The Kirby fighting genre might as well be a copy ability at this point
It feels like there are more Kirby-themed fighting games being put out nowadays than any other type of Kirby game, let alone the traditional action-platformer. Kirby Fighters 2 falls right in line as the next take on Kirby throwing down against other Kirbys and different characters from the franchise. This latest take on a party game crossed with a fighter offers a fun, albeit short experience that dances between being a bit lopsided in both content and difficulty, as well as what to expect from a party title. And while it leaves something to be desired, it also has an exceptional amount of charm in the presentation that left me more than simply pleased during my time with it.
Kirby Fighters 2 is actually the third Kirby Fighters game. The first was a side mode in Kirby: Triple Deluxe, and then a sequel called, “Kirby Fighters: Deluxe” was also released. Not to be confused with the separate series, Kirby Clash or Super Kirby Clash, which are also Kirby-themed fighting games. Unfortunately, I can’t really say that Kirby Fighters 2 makes much of an attempt to stick out from its predecessors, and while that isn’t a bad thing, it does make it increasingly difficult to distinguish between them. Essentially, it’s a fighting game where you play as Kirby with different copy abilities, and you fight to the death. Rather than obtaining Kirby’s signature copy abilities while playing, players choose a Kirby holding a specific ability prior to a match, which in turn acts as a character selection menu; there are also a handful of guest characters, like Gooey. Don’t expect the level of playable characters that was seen in Kirby Star Allies. It’s more about the copy abilities this time around, which are unlocked by earning Fighter Points by playing any game mode. If you know you enjoy a specific ability, it can be a bit frustrating having to grind to get it. The experience was decent, but there did come a point where I was losing my focus on what I was doing and just going through the motions. Depending on the mode, things can get slightly more involved, but by and large, it’s a pleasant fighting game.
There is a story mode, but calling it that is very generous. King Dedede and Meta Knight have teamed up and you have to fight them because they’re being bad guys at the top of an evil tower. Every battle you fight takes you up a floor, and the cycle repeats. The kicker is that in between every fight, you can choose an item to buff up you and your partner. This adds a thin layer of strategy to the fights, similar to how a rogue-lite game plays. There are also items found within fights that can drastically change the tides of battles, sometimes unfairly. Some items create random events like putting everyone on one side to sleep or filling the stage with healing items. Item Stars that will occasionally just show up can make almost anything happen, in your favor or the opponent’s. A bunch of healing items could appear, everyone could be put to sleep, or a random explosion could happen. It’s funny because this could be a very enjoyable thing in the party aspect, but I didn’t see an option to turn it off anywhere, which kind of clashes with the competitive aspect that an online match could bring.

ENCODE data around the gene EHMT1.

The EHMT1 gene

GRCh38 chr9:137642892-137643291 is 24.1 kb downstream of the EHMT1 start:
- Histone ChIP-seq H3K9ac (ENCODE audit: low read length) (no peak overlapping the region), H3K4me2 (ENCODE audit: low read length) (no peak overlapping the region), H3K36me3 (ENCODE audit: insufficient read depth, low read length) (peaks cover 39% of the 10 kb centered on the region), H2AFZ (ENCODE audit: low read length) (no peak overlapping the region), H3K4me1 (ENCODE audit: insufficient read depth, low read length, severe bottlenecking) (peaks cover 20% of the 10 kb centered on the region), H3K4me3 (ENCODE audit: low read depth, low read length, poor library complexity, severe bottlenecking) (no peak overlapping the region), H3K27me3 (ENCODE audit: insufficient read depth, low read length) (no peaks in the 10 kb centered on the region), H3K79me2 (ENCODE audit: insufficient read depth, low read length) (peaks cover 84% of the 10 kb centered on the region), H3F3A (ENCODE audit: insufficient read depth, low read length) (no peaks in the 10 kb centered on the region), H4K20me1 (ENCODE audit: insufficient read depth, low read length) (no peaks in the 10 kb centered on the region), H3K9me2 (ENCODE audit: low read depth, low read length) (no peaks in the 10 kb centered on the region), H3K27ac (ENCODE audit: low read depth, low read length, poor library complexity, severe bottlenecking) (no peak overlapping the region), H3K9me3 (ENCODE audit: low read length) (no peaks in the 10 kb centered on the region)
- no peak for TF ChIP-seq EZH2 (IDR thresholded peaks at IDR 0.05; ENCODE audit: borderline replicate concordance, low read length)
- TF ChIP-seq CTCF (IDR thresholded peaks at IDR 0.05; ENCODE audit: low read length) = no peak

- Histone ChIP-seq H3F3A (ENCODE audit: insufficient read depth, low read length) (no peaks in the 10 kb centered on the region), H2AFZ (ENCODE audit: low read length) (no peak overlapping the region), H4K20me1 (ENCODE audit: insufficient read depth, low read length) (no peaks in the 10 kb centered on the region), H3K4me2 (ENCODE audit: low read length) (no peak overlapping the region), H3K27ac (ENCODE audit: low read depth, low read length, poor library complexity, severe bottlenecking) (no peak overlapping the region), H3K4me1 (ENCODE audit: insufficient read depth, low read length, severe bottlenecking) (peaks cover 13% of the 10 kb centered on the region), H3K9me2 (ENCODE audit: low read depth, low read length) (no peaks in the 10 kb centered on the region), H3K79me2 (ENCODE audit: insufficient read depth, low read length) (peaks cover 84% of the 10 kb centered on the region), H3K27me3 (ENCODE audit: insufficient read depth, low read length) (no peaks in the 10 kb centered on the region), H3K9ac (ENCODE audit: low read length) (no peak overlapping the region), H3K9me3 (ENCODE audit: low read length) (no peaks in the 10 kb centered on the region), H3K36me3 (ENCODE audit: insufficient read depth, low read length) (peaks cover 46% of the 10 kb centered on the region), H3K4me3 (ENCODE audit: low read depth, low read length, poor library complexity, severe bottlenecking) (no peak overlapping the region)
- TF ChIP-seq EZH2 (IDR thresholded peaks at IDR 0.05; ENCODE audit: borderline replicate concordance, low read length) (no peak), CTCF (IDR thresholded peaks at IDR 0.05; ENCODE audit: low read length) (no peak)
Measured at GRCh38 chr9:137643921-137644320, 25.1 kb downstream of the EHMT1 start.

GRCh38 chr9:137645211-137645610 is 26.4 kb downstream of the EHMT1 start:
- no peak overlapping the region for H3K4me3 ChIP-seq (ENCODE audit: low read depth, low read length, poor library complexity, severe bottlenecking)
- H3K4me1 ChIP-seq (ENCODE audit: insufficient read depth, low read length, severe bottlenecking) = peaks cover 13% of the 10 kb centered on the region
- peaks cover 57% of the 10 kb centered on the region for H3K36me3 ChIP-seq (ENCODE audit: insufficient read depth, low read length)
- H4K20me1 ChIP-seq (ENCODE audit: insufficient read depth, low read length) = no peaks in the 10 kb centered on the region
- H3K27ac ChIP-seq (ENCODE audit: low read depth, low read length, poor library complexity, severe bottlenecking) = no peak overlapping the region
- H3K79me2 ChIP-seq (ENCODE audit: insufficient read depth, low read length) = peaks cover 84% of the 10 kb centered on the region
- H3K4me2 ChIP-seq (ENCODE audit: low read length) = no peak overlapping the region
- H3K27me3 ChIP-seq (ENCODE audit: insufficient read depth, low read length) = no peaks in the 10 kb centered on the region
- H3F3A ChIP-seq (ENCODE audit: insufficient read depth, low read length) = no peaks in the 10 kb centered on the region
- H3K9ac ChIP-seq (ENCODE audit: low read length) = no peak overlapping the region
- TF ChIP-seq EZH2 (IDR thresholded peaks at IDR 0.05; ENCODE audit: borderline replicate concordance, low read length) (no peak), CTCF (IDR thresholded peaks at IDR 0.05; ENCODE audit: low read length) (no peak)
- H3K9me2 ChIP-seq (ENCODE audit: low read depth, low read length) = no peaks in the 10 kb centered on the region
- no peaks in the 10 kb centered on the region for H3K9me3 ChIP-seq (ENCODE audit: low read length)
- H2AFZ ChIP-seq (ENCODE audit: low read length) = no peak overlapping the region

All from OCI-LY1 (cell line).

There is a stronger emphasis on double battles in Kirby Fighters 2 than I have seen from previous titles. Every online battle has you partnered up with another player in a 2v2 session. In the online mode, you can just forget even trying to play the core game. I won’t dwell on this, but Kirby Fighters 2 is another “your mileage may vary” experience in terms of performance. I had a few crisp matches, and a lot of slide show fights. A computer player will accompany you if you don’t have a friend. The AI is fine, but can occasionally be a bit too daring. I found several instances where it would run headlong into danger, not really accounting for low health, so it can feel a bit like micromanaging in that regard. That said, battles are so easy that it isn’t that big of a deal. The AI definitely won’t play the game for you like in Star Allies.
While I do think there is a slight issue with its identity, Kirby Fighters 2 brings menus, visuals, music, stage selection, and really an entire package with fantastic presentation. The characters look amazing in HD and have very expressive animations, and I loved the stages. A lot of them have bosses on them that act as stage hazards, but unfortunately there isn’t a way to turn those hazards off. Regardless, they do add a lot to the uniqueness of each stage, and that was appreciated. Kirby Fighters 2, overall, is an incredibly easy game that is somewhat lacking in content. In terms of replay value, it’s fun if you want to play with friends for a little bit, or go chasing golden ranks to your heart’s content. I am hard pressed to say, though, that I would find myself picking this fighting game to play at a party over any other game on the Switch that offers a similar experience. It’s not trying to be a full fighting game, and it’s not doing enough to be a complete party game. I think the strategy aspects in the story mode, the party aspect with the items, and the experience in a competitive sense for online could each have been fleshed out a bit more. This is a very pleasant package that’s not as fully equipped as it could be. There’s a lack of diversity with what you can really do, even just down to the options. I don’t think there is anything particularly bad here, it’s just unimpressively lacking. So for what it’s worth, I think you’d get a few hours of enjoyment out of this budget title. Just don’t expect anything that you can’t find elsewhere.